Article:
Is there a "burnt-out diabetes" phenomenon in patients on hemodialysis?
In patients with diabetes on hemodialysis (HD), glycemic control improves spontaneously, leading to normal glycated hemoglobin (HbA1c) levels; this phenomenon is known as "burnt-out diabetes." However, glycated albumin (GA) might be a better indicator of glycemic control than HbA1c in HD patients. Therefore, the aim of this study was to identify how many patients experience "burnt-out diabetes" using HbA1c and GA levels and to examine the association between cardiovascular comorbidity risk and GA levels.METHODS
Patients with diabetes on HD whose HbA1c levels were measured and whose antidiabetic therapy was recorded were included. First, the "burnt-out diabetes" phenomenon was investigated in patients whose HbA1c levels were measured (HbA1c cohort). Then, it was investigated in patients who were assessed for both HbA1c and GA levels (GA cohort). Risk of cardiovascular comorbidity was assessed using multivariable logistic regression models.RESULTS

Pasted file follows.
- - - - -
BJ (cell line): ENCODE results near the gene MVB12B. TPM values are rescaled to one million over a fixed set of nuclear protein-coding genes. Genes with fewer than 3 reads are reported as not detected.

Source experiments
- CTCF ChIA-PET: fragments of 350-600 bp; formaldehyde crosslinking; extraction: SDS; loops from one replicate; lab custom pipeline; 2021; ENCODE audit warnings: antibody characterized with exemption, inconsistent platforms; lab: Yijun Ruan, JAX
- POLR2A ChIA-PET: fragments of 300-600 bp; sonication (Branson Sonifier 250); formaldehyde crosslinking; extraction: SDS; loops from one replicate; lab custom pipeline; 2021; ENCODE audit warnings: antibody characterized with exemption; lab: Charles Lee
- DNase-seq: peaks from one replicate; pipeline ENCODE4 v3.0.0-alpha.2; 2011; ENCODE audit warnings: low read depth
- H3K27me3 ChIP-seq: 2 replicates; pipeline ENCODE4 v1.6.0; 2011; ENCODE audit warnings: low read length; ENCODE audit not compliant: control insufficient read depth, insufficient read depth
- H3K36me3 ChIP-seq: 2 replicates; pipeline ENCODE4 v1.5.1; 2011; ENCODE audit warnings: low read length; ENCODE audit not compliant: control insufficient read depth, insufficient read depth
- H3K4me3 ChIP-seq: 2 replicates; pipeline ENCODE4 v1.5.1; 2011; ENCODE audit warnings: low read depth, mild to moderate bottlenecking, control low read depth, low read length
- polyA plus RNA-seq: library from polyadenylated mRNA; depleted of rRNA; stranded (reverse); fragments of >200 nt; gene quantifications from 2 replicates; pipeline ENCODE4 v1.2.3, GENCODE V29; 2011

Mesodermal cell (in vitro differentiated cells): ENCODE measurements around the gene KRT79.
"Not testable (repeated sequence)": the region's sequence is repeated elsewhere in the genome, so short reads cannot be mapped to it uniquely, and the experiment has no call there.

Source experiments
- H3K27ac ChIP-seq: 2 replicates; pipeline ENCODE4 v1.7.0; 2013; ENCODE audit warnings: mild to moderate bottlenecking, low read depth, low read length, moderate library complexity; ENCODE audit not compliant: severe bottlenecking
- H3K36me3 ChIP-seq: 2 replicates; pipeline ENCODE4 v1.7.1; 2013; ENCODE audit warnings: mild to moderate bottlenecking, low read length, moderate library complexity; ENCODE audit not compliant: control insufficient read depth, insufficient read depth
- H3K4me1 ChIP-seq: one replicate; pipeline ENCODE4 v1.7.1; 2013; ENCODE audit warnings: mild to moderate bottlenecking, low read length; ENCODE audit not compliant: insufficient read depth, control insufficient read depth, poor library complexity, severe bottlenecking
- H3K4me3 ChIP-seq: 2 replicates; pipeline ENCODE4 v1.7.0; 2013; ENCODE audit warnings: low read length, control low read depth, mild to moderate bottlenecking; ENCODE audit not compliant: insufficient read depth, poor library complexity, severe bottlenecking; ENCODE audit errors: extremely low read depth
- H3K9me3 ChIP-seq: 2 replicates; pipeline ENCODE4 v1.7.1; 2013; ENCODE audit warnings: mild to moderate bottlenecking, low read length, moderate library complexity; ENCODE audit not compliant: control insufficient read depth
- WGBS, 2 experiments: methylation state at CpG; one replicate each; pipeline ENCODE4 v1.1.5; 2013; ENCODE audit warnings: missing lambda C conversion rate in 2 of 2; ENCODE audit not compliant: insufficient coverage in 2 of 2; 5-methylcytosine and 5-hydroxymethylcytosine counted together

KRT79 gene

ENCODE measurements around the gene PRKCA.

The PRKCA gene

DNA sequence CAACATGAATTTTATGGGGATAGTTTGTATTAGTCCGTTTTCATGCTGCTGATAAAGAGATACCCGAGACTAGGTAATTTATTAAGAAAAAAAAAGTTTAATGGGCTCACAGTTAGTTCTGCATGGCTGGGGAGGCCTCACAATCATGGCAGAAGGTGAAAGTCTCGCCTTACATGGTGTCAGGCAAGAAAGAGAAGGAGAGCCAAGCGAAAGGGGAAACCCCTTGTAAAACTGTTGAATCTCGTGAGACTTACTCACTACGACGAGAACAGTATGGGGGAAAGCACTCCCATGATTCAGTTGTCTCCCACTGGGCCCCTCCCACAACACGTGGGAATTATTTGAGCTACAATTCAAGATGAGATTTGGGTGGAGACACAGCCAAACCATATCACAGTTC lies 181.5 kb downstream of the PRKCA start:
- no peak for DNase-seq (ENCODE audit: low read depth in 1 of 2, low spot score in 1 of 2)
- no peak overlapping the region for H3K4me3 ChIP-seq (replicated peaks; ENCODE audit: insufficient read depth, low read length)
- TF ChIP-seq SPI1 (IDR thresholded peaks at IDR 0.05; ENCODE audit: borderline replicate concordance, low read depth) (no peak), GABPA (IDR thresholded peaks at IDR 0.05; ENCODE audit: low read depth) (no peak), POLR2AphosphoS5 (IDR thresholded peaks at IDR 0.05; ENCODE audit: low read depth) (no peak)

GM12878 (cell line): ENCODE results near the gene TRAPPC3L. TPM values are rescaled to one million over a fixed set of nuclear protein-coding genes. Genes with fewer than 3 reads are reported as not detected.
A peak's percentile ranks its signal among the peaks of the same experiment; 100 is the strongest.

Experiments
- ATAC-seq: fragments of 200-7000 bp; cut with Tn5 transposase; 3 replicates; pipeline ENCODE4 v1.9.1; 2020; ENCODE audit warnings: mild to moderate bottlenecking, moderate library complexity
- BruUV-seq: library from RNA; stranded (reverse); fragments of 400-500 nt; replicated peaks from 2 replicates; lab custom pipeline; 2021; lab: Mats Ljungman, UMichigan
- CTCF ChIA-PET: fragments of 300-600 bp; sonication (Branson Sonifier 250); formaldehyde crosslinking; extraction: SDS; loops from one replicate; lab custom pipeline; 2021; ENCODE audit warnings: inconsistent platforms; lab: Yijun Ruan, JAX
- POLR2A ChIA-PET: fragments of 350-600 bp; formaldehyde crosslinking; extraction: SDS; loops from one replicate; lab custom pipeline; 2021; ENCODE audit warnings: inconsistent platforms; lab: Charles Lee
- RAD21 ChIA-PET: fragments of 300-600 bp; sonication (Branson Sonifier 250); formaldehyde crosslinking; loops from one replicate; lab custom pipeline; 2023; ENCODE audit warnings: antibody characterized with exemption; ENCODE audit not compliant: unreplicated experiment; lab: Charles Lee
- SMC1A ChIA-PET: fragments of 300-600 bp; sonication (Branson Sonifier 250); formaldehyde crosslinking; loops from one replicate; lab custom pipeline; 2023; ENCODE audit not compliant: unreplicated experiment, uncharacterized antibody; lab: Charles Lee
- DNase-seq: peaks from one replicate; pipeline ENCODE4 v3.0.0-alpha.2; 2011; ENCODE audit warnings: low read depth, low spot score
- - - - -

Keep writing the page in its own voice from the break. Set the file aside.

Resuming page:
In the HbA1c cohort, 60,019 patients were included. When "burnt-out diabetes" was defined as HbA1c<6.0% without treatment with antidiabetic medication, it was noted in 11,159 patients (18.6%). In the GA cohort, 23,668 patients were included, and it was found in 4899 patients (20.7%). However, when "burnt-out diabetes" was defined as HbA1c<6.0% and GA<16.0% without treatment with antidiabetic medication, it was found in 1286 patients (5.4%). Patients with GA>18% had a higher risk of cardiovascular comorbidity.CONCLUSIONS
Although the "burnt-out diabetes" phenomenon might be present in 20.7% of patients with diabetes on HD in terms of HbA1c, the rate was significantly decreased to 5.4% in terms of GA.CLINICAL TRIAL REGISTRATION NUMBER